Bloody Bloody Andrew Jackson
Our seventh President gets a punk rock makeover in this fun new travesty.
Tue Apr 6 2010
ROCK THE VOTE Walker leads the nation to glory.
Time Out Ratings :<strong>Rating: </strong>5/5
Annoyed by smug coastal elites who sip latte with pinkies pointing to Mecca? Outraged that people of a certain melanin level are trying to take your guns, your God, your home? Good news, Teabag Nation: Your musical has arrived. Andrew Jackson is here to shove the country back on course, and he's got a kick-ass pop-punk band to help. Bloody Bloody Andrew Jackson is a new breed of rock musical, the dementedly sassy love child of South Park and Spring Awakening. From socialist rabble-rousers to Hutaree inbreds, this fist-pumping historical travesty has something for every disenfranchised groupie.
But there's more. To wit: acknowledging the downside of being all things to all people. The creators of this whip-smart entertainment gleefully tickle the creepy, racist underbelly of populism, where ignorance meets insularity. By fusing rural America's perennial paranoia of being invaded to the teen-angst idiom of emo rock, songwriter Michael Friedman and book writer/director Alex Timbers build a perfect pomo, transhistorical frame to lampoon the life and political career of our seventh President (played with towering charisma by Benjamin Walker). The supporting cast is equally on fire, including Colleen Werthmann's chipper Storyteller, who perseveres despite a bullet in the neck.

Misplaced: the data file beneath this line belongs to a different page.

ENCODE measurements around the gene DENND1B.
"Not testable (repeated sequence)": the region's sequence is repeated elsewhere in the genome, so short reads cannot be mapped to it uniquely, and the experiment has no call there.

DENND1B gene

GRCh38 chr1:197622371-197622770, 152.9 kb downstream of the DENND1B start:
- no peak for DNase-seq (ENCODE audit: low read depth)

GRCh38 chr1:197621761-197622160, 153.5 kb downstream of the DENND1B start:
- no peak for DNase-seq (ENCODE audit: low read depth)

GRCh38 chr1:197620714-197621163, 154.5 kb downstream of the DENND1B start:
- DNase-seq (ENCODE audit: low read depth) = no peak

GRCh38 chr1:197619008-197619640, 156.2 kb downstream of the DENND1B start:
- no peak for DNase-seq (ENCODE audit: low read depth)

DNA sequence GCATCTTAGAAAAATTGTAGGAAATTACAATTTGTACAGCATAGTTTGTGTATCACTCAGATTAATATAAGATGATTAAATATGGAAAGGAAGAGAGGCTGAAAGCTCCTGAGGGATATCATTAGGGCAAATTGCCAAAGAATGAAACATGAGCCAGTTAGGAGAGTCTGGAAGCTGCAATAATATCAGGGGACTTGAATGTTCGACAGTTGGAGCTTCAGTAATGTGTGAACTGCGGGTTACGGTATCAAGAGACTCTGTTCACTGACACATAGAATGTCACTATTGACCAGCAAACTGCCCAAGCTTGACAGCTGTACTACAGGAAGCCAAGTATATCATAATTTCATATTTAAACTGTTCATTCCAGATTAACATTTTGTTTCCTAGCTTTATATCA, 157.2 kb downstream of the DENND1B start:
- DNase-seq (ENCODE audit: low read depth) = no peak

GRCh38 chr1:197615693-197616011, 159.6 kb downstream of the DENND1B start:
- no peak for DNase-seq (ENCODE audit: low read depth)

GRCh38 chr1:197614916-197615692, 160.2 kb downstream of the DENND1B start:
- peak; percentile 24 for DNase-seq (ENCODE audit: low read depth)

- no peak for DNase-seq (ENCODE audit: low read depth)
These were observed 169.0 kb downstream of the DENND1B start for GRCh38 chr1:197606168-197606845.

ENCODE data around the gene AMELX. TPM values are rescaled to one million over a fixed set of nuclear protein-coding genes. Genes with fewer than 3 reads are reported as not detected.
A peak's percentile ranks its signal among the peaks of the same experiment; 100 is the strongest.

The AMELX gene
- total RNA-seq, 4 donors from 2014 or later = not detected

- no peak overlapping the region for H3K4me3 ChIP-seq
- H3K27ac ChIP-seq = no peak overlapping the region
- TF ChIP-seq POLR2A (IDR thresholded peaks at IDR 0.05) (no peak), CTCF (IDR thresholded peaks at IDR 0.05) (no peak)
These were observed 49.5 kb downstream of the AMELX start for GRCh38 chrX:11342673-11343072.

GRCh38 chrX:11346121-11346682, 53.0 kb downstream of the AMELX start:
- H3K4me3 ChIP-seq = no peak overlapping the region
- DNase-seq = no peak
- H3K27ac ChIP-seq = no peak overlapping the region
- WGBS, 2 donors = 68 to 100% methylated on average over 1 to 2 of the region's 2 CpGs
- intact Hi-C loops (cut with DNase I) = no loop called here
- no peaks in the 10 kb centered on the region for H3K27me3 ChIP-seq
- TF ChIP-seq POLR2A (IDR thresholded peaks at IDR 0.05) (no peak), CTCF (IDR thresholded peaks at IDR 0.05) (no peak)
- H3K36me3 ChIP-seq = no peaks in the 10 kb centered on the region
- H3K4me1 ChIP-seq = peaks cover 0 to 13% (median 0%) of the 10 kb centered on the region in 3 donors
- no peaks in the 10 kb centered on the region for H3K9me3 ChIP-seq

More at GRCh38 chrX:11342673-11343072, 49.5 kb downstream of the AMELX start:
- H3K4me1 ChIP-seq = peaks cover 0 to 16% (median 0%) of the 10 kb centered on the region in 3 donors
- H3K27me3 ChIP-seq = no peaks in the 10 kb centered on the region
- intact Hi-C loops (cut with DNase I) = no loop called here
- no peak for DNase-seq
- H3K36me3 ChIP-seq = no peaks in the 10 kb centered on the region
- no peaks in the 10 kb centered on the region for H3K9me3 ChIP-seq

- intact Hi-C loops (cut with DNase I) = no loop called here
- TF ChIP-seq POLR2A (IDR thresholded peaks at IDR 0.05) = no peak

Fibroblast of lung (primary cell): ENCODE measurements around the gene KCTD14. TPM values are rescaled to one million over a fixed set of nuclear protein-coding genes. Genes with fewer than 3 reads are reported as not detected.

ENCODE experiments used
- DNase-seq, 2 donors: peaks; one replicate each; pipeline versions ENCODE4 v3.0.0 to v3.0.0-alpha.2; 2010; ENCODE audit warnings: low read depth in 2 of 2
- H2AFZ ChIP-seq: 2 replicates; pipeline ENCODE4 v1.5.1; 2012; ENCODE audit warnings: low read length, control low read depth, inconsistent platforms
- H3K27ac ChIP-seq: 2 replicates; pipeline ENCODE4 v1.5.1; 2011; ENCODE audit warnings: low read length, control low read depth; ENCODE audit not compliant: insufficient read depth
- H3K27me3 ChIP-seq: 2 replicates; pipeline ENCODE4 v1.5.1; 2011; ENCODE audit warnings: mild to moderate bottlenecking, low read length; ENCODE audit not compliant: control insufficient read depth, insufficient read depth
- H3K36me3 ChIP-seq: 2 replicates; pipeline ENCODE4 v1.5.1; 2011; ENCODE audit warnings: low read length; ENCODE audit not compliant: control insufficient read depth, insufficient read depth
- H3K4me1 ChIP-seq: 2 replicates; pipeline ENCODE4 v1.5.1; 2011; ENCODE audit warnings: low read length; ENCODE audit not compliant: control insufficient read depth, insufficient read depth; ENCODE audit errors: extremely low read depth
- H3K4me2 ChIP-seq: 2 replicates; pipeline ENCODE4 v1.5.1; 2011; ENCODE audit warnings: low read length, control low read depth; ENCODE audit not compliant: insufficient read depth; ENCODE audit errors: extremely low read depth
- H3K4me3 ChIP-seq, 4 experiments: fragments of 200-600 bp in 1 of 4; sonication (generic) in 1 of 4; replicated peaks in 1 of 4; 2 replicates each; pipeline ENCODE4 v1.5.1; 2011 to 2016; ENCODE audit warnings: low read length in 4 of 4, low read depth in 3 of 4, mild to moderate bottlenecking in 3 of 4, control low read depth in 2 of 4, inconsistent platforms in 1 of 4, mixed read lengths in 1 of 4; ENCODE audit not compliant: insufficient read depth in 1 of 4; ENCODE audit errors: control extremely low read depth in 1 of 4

When it ran a year ago as part of the Public Theater's Lab series, I wasn't crazy about Bloody Bloody (coproduced by Les Freres Corbusier). But this bolder, brighter, tighter remount is undeniable fun. Perhaps, shoehorned into the Public's boxy Shiva space, it previously felt like we had been invited to an overly slick backer's audition. Now Donyale Werle's collage set (red curtains, ropes, oil paintings of past Presidents and taxidermied animals) spills off the bigger Newman Theater stage into the house. Sure enough, Walker swaggers among the spectators to do some up-close-and-personal polling. Timbers's physical expansion optimizes the joke-crammed, head-bopping material, and neatly reminds us that Jackson fought and killed like a maniac to expand the boundaries of our nation.